The Wrong Knickers

21 Jul

The Wrong Knickers
The Wrong Knickers

by Bryony Gordon

That’s a very big header – because I can’t work out the formatting of my own blog. Good, huh?

So. I have followed Bryony Gordon on Twitter for years, I am pretty sure since a year into Twitter, whenI realise I wanted to follow news people, and pretend to the outside world I was intelligent. At some point, Christ  knows why, she followed me back, and I remember feeling hugely important.

Bryony has written a wonderful book, The Wrong Knickers, a memoir of her twenties, and I think everyone should read it. It’s an amazingly honest book, about self esteem, relationships, money worries, and growing up. I got through the whole thing in a day because I just couldn’t put it down.

On Thursday I was invited to Hidden Prologues at the Radisson Blu Edwardian in Bloomsbury to hear Bryony discuss her book, talk about another book that had inspired her (Bridget Jones, obviously) and answer questions about The Wrong Knickers.

It was a brilliant evening, and really interesting to hear how the book had come about, talk about life in your twenties, and drink lots of free wine.

“I am, by now, a twenty-seven-year-old woman whose father still pays her mobile phone bill.”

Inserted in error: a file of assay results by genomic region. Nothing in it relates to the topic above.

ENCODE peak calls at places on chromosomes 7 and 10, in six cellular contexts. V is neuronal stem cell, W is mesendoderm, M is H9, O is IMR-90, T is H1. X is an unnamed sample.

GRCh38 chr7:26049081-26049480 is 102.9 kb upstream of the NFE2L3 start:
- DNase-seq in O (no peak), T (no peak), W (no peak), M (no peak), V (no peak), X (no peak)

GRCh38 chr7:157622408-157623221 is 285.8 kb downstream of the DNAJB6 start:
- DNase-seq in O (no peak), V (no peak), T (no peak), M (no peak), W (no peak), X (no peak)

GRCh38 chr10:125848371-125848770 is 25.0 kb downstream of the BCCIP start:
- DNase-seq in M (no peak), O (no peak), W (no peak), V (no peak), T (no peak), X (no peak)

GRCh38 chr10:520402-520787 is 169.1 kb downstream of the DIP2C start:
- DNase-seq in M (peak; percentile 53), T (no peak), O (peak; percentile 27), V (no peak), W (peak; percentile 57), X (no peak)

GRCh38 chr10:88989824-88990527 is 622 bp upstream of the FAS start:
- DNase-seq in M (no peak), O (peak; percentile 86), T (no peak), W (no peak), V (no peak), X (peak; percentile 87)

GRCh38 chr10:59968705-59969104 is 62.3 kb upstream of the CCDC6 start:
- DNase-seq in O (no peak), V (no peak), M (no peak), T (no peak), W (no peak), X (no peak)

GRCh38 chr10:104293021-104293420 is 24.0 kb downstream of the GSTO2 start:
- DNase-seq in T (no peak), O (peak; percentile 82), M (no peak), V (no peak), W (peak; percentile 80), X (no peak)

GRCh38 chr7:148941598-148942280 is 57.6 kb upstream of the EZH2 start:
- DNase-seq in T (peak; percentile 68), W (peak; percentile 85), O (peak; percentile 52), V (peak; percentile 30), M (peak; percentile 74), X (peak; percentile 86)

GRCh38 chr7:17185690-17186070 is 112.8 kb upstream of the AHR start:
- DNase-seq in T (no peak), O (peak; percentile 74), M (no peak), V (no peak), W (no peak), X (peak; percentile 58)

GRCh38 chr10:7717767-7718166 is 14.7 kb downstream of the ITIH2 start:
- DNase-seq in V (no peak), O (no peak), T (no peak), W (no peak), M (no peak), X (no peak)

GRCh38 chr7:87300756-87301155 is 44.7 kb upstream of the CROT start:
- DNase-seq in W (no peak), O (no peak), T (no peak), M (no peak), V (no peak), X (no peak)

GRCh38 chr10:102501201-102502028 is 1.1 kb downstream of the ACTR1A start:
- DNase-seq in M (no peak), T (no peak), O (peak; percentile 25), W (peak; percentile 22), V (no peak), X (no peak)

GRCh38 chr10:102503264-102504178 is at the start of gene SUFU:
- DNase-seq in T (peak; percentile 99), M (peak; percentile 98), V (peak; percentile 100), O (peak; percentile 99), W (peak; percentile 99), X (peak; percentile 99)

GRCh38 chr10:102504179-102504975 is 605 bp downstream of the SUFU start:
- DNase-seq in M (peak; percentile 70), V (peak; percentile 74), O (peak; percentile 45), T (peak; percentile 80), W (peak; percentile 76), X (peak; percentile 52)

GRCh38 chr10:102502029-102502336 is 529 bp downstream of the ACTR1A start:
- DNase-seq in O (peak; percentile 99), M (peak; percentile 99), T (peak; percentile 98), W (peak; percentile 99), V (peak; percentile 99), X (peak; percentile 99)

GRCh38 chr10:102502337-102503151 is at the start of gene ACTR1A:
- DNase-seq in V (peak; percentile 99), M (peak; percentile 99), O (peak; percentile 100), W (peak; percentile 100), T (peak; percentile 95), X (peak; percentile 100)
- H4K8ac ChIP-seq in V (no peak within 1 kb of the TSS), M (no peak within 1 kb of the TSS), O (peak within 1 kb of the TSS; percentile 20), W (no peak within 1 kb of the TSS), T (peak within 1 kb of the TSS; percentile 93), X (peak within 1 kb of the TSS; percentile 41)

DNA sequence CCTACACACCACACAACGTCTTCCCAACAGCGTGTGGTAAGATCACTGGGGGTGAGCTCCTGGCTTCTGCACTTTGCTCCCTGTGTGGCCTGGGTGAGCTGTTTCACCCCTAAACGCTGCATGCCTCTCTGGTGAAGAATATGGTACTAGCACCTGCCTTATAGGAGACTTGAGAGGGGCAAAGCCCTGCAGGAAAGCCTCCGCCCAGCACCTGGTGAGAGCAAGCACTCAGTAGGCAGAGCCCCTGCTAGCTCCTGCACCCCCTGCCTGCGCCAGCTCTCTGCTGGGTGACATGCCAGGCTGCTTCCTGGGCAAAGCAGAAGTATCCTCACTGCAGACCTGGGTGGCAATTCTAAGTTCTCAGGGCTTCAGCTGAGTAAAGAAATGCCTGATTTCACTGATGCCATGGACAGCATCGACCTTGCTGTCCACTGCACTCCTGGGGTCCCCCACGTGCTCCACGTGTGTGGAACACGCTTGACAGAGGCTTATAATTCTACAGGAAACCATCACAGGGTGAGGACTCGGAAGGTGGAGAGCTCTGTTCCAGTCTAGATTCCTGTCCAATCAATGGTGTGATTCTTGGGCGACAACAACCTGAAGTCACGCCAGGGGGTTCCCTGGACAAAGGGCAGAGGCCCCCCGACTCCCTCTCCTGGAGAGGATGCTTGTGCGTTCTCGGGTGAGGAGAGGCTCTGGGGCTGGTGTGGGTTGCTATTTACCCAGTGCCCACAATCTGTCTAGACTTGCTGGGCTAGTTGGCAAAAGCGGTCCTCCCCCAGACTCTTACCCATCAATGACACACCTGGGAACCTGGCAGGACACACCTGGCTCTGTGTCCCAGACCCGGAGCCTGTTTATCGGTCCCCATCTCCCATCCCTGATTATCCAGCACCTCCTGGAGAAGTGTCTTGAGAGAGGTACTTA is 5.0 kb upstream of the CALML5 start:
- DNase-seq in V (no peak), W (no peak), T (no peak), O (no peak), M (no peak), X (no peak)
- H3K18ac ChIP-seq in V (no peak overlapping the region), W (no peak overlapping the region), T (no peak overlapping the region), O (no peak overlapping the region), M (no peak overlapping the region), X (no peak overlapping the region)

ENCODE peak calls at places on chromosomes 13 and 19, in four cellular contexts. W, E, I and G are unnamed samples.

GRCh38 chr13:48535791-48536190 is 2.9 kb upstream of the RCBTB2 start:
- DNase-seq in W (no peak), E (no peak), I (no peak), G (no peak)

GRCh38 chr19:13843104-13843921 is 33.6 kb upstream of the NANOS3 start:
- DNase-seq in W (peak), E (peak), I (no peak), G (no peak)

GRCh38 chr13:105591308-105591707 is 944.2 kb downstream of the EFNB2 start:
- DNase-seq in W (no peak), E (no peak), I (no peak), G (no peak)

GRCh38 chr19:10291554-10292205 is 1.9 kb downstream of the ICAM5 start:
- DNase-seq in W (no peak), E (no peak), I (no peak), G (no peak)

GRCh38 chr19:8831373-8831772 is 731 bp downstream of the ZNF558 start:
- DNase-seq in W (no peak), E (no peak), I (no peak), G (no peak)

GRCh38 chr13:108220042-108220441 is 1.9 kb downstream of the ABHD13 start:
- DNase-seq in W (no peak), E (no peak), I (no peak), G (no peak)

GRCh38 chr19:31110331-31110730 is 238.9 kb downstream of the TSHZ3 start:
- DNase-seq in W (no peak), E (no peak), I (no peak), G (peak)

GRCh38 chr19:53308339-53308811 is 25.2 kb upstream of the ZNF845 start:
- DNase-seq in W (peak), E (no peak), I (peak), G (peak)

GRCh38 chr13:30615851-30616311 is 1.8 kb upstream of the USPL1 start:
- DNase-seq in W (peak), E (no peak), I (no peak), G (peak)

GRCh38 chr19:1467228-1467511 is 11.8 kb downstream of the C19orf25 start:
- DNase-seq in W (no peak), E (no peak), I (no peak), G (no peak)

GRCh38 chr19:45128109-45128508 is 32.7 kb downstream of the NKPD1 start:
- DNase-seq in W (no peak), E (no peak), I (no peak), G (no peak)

The book covers visits by bailiffs, a payday loan, shitty flats and worse landlords, nasty boyfriends and some downright losers, and that feeling that everyone is getting it right except you. In parts it’s terribly sad, but it’s always hilarious. My favourite thing Byrony said on Thursday is that there’s so much pressure on young women, and that she wished she’d spent more time focusing on the things she HAD achieved, rather than the things she hadn’t.

There’s quite a lot of sex in The Wrong Knickers, and I think I’d be fair in saying that it’s with a lot of crappy men. Bryony wants to be the girl who tells shits to fuck off, walks away from bad relationships and if someone doesn’t text back for two weeks, just leave it. But she isn’t – she’s like most of us, too polite, too convinced maybe it’ll all work out. And it’s so refreshing to realise that IT ISN’T JUST ME. I wanted to hug her when she said “It’s okay to want a boyfriend and not betray the sisterhood.”

Bryony said her husband saved her – she’s now married with a baby daughter – and that he hadn’t read the book, which I think is understandable. It was brilliant to talk to this funny, clever woman who has everything together and know that while I don’t, she didn’t at my age either.

By the end of the book you realise that you know what? You’re fine. These are your twenties, and you are NOT the only person in the world who doesn’t have their life completely sorted. Sometimes you have to slog through a load of shit, but just try and enjoy it and don’t be so hard on yourself. And whatever happens, don’t spend £150 to try and impress a man who will end up giving you nits.

UPDATE!

Here’s a great little video of Bryony from the night, sharing five life lessons she learnt from her twenties:

Hidden Prologues is back again soon

 

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